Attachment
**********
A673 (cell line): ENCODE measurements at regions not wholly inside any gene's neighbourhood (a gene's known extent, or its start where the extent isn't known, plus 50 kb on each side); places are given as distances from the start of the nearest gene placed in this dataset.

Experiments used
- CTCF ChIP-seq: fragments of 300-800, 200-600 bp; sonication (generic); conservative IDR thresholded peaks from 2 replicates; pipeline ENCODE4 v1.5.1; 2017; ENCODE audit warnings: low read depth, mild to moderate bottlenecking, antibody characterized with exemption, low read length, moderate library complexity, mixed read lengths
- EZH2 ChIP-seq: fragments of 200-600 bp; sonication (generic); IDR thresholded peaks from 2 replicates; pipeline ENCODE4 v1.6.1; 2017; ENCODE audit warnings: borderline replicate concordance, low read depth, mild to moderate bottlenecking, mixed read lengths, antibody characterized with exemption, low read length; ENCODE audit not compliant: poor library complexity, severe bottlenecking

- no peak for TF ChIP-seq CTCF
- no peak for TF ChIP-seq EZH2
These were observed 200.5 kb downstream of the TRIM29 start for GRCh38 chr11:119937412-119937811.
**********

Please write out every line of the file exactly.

A673 (cell line): ENCODE measurements at regions not wholly inside any gene's neighbourhood (a gene's known extent, or its start where the extent isn't known, plus 50 kb on each side); places are given as distances from the start of the nearest gene placed in this dataset.

Experiments used
- CTCF ChIP-seq: fragments of 300-800, 200-600 bp; sonication (generic); conservative IDR thresholded peaks from 2 replicates; pipeline ENCODE4 v1.5.1; 2017; ENCODE audit warnings: low read depth, mild to moderate bottlenecking, antibody characterized with exemption, low read length, moderate library complexity, mixed read lengths
- EZH2 ChIP-seq: fragments of 200-600 bp; sonication (generic); IDR thresholded peaks from 2 replicates; pipeline ENCODE4 v1.6.1; 2017; ENCODE audit warnings: borderline replicate concordance, low read depth, mild to moderate bottlenecking, mixed read lengths, antibody characterized with exemption, low read length; ENCODE audit not compliant: poor library complexity, severe bottlenecking

- no peak for TF ChIP-seq CTCF
- no peak for TF ChIP-seq EZH2
These were observed 200.5 kb downstream of the TRIM29 start for GRCh38 chr11:119937412-119937811.